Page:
Regarding the Feb. 3 letter “Educational reforms too slow” (writer’s name withheld): Those calling for educational reform of universities are missing something. The reasons reform will be slow in coming, if it comes at all, is that there are too many old people; young people do not vote; and having an education does not matter to Japanese companies.
All the companies care about is whether prospective employees were enrolled and what institution they were enrolled at. The name of the university they “attend” gets them in the door. Whom they know, or how they look, gets them the job. The only education companies here want for an employee is what he or she gets in the grueling first two years of employment.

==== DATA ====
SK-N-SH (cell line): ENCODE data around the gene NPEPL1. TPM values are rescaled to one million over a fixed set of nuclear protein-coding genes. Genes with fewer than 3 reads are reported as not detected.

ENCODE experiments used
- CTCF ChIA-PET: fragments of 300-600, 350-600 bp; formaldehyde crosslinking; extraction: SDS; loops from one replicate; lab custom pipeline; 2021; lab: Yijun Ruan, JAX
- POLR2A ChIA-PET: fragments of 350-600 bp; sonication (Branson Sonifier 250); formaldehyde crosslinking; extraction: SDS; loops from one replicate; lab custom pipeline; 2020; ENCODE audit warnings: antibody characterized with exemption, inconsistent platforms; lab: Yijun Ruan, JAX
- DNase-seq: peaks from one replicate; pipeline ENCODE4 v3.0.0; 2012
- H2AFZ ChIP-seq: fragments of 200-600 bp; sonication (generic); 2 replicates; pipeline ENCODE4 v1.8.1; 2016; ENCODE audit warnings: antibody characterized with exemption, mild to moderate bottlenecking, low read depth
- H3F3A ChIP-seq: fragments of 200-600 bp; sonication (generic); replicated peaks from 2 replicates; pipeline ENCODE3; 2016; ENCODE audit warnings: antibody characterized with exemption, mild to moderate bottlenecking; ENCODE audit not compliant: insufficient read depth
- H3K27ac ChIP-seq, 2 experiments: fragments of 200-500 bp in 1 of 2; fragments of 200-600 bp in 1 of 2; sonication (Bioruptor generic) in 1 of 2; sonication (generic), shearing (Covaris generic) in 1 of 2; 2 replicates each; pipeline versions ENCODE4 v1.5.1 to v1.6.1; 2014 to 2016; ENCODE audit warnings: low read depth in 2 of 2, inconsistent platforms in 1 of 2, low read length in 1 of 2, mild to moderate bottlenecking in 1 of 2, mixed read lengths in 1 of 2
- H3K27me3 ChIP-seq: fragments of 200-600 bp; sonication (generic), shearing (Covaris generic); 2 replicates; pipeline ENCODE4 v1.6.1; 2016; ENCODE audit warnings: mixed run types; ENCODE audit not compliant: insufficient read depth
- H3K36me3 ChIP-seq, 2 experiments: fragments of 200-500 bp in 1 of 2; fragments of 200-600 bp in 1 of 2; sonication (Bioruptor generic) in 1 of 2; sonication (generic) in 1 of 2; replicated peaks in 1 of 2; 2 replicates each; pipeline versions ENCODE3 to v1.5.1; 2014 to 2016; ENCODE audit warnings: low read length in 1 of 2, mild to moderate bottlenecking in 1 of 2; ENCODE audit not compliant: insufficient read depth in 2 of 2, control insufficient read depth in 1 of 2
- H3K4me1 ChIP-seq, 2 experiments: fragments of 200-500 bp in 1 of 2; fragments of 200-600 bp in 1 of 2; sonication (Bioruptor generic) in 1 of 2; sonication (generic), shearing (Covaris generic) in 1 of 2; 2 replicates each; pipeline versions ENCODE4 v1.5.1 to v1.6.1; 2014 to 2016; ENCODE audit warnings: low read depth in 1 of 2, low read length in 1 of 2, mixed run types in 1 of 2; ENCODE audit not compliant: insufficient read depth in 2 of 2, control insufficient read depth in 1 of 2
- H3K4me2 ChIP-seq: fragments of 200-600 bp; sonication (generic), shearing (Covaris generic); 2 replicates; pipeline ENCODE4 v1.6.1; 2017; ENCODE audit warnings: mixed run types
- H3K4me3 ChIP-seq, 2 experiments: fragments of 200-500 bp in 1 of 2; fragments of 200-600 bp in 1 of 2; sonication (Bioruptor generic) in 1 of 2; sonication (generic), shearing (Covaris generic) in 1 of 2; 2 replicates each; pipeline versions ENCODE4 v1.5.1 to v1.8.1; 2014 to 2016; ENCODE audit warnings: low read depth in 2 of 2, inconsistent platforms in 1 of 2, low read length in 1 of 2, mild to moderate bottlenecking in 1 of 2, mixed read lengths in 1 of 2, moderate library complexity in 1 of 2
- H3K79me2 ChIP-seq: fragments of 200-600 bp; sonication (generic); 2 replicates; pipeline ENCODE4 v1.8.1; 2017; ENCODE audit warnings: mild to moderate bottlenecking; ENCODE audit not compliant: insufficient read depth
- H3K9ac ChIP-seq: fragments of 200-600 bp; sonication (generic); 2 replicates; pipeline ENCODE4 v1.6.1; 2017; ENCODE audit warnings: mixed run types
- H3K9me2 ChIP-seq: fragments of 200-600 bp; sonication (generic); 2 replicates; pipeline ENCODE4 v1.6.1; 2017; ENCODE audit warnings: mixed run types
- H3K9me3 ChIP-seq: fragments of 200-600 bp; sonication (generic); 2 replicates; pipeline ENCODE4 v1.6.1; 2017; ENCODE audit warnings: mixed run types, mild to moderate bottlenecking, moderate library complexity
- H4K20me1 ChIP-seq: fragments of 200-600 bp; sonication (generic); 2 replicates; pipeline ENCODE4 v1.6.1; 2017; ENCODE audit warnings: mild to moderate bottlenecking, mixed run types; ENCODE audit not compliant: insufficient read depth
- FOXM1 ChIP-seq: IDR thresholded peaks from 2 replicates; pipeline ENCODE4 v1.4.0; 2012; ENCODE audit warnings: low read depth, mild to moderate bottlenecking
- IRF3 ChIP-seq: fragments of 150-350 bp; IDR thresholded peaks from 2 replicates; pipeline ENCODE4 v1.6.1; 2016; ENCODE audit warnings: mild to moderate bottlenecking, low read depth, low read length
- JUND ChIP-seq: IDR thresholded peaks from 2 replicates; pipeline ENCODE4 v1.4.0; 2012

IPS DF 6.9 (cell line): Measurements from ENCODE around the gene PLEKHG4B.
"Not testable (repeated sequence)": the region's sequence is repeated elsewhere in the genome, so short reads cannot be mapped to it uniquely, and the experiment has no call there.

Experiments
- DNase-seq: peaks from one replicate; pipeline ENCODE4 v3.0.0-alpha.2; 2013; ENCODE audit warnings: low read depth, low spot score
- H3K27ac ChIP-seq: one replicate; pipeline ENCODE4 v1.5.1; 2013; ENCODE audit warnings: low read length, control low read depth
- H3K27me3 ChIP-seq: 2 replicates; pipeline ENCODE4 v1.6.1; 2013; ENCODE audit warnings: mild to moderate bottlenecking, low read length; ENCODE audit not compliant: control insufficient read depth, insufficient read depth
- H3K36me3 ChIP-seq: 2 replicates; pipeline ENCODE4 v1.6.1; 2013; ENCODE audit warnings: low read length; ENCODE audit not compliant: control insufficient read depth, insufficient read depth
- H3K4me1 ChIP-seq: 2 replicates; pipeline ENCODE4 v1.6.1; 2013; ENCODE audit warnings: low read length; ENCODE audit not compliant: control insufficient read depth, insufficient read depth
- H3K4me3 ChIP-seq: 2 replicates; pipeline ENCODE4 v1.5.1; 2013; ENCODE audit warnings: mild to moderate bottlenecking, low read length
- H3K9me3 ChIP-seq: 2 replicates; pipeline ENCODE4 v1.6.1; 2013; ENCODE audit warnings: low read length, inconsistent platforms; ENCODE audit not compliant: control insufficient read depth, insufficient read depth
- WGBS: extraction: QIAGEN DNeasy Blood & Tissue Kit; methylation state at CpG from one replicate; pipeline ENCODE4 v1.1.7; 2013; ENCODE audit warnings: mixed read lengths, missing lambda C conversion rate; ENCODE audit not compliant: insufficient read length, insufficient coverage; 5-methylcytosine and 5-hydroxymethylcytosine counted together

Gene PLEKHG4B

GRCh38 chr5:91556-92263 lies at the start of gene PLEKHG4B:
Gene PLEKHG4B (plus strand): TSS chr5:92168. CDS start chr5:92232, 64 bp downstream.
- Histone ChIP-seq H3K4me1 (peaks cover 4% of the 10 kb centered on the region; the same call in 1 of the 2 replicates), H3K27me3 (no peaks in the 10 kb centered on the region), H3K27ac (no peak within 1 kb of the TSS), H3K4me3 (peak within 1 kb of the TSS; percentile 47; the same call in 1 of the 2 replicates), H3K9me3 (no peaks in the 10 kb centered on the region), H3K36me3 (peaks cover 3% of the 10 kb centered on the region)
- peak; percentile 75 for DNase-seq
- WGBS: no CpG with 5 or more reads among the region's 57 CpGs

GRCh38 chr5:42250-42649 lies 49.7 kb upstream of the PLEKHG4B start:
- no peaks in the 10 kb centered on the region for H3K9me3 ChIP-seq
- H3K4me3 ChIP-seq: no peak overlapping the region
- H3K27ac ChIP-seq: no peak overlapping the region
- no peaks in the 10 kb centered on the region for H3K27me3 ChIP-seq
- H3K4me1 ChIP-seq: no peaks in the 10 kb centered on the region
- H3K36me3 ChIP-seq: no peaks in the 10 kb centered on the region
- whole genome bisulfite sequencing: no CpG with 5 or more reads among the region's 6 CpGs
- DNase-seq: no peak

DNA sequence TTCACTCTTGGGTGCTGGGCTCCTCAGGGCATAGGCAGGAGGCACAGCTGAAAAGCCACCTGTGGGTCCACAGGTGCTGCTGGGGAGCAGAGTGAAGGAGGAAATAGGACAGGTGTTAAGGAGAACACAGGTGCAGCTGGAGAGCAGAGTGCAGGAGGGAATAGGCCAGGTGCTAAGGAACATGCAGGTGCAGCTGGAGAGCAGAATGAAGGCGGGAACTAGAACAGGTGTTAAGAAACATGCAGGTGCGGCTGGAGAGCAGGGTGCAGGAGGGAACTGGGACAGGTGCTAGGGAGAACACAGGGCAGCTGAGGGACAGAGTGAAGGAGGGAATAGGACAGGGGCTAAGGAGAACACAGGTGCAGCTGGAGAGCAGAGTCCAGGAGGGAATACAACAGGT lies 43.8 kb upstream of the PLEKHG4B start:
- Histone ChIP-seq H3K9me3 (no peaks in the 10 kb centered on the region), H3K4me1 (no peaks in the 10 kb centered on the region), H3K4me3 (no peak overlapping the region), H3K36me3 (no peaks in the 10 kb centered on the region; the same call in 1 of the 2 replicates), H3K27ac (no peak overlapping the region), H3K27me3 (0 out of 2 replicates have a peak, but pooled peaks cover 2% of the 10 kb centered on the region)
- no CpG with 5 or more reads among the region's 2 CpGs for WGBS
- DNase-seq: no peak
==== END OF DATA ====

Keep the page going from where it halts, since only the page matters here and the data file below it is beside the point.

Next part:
It is very doubtful that any true reform will ever take place in any part of the Japanese “education” system. It is not about educating young people but rather getting young people to conform to the cookie-cutter ideal that the elder Japanese believe in. The sad part is that most parents want their children to get a first-rate education, but because the parents were trained to conform, they are unwilling to step forward and demand it.
By subscribing, you can help us get the story right.